Grant, I guess my response sounded a bit flippant, but I really meant it to be a reflection of practicality and to add a point to the discussion; not everyone is concerned about pesticides because of their personal health. As you know, I grow food in my backyard, just like you. I do it as organically as possible, but there are so many things I have no control over, such as: when the city decided to spray pesticides at night to control West Nile Virus a few years ago; the lead, particulates, and heavy metals (spewed by trucks, cars, buses, light industry, utility companies, etc.) that have gradually settled into the soil of my backyard over many years (I do use mostly raised beds and started with “clean” soil, but that was nearly 10 years ago), and whatever my neighbors may be doing nearby that drifts into my yard. I am relaxed about whether or not I buy organic foodstuffs partly for this reason. My body tissues reflect 45 years of being exposed to pollution, chlorinated and fluoridated water, pesticides, etc. I can’t afford to buy everything organic, either, so maybe this is just a way that I rationalize it to myself.
And I will echo what so many others have said: way to go on holding a well-rounded discussion!! Nice to see people from all sorts of backgrounds adding perspective here!
June 26, 2012 at 4:21 pm
Linda, I didn’t read it as flippant at all, just a very unexpected perspective. I understand your point entirely. Your garden pollution sketch is very real and you have a healthy attitude toward it – obviously we’re not going to eliminate ALL contaminants from our food. I do think though that we have to try to eliminate as many as possible and then, as you say, find a way to be comfortable with those that squeak by. If we don’t try at all though…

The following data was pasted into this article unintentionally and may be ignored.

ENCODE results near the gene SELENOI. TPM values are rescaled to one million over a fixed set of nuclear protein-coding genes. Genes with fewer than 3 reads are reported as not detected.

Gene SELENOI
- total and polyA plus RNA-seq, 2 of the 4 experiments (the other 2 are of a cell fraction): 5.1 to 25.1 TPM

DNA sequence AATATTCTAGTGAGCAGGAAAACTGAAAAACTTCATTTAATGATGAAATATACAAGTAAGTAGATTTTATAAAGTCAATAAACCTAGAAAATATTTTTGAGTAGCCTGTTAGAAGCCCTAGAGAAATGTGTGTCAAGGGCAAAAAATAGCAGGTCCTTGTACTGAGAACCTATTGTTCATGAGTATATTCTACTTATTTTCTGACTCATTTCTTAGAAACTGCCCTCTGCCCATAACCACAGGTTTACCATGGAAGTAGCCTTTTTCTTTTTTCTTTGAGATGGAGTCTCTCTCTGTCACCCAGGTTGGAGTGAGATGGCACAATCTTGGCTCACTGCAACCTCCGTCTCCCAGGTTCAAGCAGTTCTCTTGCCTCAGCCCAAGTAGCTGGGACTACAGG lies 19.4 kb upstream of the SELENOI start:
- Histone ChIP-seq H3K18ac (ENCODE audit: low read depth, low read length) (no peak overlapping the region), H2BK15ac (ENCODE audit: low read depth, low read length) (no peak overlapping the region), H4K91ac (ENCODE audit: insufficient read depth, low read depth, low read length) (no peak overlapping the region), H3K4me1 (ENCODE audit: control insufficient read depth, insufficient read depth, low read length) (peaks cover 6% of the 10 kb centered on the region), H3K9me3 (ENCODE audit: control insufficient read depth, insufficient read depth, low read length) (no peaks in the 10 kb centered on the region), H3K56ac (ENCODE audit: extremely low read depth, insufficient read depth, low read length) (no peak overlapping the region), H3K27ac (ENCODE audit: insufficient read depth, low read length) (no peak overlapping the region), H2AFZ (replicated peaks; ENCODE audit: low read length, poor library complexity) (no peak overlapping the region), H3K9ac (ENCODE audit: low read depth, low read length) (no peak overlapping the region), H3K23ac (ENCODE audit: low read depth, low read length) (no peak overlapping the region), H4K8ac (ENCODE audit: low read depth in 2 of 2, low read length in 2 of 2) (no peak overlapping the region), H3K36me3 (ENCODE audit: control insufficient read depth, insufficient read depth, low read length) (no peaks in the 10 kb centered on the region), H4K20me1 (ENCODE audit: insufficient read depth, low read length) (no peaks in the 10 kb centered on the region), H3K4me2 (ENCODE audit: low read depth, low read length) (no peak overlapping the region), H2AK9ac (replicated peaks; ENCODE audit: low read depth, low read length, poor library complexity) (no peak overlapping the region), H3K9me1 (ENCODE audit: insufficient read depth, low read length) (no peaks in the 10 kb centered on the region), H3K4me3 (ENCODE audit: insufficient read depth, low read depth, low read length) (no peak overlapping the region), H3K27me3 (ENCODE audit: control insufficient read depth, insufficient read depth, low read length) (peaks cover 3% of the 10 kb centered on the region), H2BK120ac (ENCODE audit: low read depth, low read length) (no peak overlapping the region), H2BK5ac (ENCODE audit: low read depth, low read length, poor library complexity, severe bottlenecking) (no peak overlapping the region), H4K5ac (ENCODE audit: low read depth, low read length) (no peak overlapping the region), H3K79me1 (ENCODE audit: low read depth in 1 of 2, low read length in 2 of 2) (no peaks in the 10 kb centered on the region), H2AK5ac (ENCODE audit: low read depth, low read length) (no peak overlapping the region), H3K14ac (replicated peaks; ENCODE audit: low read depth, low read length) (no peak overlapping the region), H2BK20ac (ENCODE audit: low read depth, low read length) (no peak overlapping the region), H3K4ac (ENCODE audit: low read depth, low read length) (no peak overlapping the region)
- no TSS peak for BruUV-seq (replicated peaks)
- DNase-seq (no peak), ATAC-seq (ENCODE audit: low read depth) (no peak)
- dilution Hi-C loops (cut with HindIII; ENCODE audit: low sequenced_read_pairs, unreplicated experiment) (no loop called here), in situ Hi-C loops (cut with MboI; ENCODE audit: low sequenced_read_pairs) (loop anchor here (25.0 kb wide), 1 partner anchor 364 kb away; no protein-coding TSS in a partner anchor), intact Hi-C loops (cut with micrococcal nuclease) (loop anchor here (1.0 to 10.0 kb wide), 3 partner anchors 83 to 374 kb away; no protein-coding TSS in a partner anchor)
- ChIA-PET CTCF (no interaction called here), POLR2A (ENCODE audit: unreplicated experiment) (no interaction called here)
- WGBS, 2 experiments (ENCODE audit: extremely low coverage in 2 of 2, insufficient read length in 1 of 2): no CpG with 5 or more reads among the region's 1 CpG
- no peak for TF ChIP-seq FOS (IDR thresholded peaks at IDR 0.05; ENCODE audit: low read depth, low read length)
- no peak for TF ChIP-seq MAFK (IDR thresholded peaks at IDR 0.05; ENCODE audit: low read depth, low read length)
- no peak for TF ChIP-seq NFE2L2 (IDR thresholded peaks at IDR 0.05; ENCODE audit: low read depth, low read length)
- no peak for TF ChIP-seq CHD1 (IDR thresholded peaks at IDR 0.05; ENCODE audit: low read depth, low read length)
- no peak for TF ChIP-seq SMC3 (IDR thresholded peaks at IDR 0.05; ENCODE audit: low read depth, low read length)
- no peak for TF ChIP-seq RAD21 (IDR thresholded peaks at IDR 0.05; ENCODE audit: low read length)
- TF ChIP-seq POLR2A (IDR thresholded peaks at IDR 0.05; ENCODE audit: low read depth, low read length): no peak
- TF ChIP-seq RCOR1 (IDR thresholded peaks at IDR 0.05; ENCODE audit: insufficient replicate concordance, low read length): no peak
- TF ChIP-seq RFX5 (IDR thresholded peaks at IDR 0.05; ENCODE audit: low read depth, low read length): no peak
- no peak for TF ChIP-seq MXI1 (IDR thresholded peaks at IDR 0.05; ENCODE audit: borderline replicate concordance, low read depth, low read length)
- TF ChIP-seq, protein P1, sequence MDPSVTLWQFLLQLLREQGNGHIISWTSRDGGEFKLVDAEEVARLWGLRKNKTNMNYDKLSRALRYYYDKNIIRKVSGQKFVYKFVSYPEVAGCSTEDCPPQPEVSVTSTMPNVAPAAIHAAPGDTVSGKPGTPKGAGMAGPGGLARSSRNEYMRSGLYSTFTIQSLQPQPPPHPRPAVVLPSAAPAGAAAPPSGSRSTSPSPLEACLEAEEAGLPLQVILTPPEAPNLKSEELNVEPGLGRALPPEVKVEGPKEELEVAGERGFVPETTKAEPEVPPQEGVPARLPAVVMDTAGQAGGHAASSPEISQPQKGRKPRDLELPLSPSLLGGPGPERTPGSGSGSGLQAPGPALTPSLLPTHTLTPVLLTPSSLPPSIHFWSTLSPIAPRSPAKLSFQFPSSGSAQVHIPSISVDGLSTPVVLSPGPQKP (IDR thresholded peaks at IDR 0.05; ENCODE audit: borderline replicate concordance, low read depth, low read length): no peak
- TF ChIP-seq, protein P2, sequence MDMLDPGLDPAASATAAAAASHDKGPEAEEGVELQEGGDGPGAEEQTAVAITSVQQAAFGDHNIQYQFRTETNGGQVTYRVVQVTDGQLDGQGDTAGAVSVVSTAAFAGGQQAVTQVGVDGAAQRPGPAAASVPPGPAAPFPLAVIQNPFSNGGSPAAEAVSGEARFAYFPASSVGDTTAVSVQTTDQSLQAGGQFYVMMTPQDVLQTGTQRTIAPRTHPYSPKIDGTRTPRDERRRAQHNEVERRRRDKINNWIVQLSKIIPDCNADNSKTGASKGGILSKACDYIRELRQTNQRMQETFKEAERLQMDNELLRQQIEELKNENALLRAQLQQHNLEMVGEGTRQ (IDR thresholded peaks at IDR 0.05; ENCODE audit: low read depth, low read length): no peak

And love your call to farmers about multiple crop varieties. Hope they weigh in!
June 26, 2012 at 5:44 pm
Oh, just one more thing that I’d *love* hear about from farmers who grow the big commodity crops (corn and soybeans). Has anyone tried to simulate natural diversity in the fields? For example, what would be the challenges with seeding a field of corn with several varieties? Some may be better than others at surviving an attack by corn borers, or getting through a drought, or being resistent to a blight. What makes this unfeasible? Is it because of the equipment needed? Sourcing seed? Varying harvest times? Variations in the end product that commodity buyers don’t like? I’m very curious as to what sort of studies may have gone into this. So much is written by organic proponents about increasing crop diversity, but it seems to usually mean planting many different kinds of crops, not different varieties of the same crop. Or maybe I just am not reading the right things.